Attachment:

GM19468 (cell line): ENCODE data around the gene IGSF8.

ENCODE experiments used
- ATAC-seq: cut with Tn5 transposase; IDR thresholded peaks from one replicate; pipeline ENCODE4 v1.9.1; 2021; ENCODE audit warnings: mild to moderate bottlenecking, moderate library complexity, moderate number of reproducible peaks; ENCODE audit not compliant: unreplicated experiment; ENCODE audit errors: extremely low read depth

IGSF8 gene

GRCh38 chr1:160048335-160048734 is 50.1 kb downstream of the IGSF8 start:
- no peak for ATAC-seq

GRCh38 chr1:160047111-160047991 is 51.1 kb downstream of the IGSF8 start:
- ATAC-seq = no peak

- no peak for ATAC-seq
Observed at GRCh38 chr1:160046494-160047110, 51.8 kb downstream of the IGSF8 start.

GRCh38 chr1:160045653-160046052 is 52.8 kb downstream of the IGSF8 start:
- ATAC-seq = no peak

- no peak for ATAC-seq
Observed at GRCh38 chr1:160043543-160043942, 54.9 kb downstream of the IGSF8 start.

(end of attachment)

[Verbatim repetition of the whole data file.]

GM19468 (cell line): ENCODE data around the gene IGSF8.

ENCODE experiments used
- ATAC-seq: cut with Tn5 transposase; IDR thresholded peaks from one replicate; pipeline ENCODE4 v1.9.1; 2021; ENCODE audit warnings: mild to moderate bottlenecking, moderate library complexity, moderate number of reproducible peaks; ENCODE audit not compliant: unreplicated experiment; ENCODE audit errors: extremely low read depth

IGSF8 gene

GRCh38 chr1:160048335-160048734 is 50.1 kb downstream of the IGSF8 start:
- no peak for ATAC-seq

GRCh38 chr1:160047111-160047991 is 51.1 kb downstream of the IGSF8 start:
- ATAC-seq = no peak

- no peak for ATAC-seq
Observed at GRCh38 chr1:160046494-160047110, 51.8 kb downstream of the IGSF8 start.

GRCh38 chr1:160045653-160046052 is 52.8 kb downstream of the IGSF8 start:
- ATAC-seq = no peak

- no peak for ATAC-seq
Observed at GRCh38 chr1:160043543-160043942, 54.9 kb downstream of the IGSF8 start.